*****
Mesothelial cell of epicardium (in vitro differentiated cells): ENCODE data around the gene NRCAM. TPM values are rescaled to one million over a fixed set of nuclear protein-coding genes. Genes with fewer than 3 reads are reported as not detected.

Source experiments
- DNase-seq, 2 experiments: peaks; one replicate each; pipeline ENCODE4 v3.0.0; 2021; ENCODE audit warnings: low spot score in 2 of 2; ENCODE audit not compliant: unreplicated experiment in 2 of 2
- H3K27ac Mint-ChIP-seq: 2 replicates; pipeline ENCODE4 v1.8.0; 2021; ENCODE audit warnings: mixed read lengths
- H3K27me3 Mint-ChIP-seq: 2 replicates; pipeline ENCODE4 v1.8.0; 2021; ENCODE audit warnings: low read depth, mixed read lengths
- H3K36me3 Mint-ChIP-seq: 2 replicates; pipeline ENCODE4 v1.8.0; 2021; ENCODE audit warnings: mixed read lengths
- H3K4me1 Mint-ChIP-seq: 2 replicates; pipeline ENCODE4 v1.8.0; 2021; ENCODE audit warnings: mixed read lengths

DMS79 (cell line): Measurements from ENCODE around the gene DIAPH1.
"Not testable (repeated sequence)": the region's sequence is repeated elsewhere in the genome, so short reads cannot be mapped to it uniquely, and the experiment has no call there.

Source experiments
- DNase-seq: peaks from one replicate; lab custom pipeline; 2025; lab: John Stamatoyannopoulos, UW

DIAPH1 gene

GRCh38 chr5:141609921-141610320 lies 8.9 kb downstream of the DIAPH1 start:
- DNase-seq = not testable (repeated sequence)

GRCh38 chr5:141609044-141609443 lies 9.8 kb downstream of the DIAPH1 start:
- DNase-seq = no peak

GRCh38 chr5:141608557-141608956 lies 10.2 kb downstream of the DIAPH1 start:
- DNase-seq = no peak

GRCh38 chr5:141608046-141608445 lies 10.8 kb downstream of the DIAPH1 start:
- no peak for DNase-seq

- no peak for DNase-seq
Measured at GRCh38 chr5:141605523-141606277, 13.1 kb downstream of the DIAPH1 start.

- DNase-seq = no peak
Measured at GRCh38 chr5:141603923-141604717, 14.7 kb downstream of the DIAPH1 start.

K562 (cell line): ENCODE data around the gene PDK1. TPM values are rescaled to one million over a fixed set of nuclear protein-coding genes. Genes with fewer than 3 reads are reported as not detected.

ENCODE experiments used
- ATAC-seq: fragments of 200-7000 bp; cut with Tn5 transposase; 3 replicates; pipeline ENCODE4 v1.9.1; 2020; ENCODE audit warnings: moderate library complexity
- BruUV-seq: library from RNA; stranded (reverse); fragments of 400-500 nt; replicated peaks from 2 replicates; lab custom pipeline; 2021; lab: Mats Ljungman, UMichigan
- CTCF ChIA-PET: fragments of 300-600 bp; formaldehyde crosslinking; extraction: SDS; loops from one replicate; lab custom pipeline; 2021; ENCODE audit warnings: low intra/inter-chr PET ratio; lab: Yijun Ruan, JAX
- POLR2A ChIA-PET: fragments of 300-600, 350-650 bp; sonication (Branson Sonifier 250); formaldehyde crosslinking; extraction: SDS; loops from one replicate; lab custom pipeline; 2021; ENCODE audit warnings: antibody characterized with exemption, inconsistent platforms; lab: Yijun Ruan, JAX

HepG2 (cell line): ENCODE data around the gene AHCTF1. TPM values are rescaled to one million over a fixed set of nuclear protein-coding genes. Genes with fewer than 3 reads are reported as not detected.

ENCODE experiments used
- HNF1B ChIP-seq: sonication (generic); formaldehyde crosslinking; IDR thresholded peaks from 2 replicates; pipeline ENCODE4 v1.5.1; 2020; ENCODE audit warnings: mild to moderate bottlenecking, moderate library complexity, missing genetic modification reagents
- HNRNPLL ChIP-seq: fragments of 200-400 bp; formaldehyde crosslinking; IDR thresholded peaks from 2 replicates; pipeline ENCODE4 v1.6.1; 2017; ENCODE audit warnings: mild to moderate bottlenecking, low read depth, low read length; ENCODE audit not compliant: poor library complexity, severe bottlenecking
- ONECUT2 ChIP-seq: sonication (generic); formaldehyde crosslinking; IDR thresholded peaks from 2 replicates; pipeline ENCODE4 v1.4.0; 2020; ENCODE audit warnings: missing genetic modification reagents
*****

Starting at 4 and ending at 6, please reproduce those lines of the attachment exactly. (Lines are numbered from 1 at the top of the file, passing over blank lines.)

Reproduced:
- H3K27ac Mint-ChIP-seq: 2 replicates; pipeline ENCODE4 v1.8.0; 2021; ENCODE audit warnings: mixed read lengths
- H3K27me3 Mint-ChIP-seq: 2 replicates; pipeline ENCODE4 v1.8.0; 2021; ENCODE audit warnings: low read depth, mixed read lengths
- H3K36me3 Mint-ChIP-seq: 2 replicates; pipeline ENCODE4 v1.8.0; 2021; ENCODE audit warnings: mixed read lengths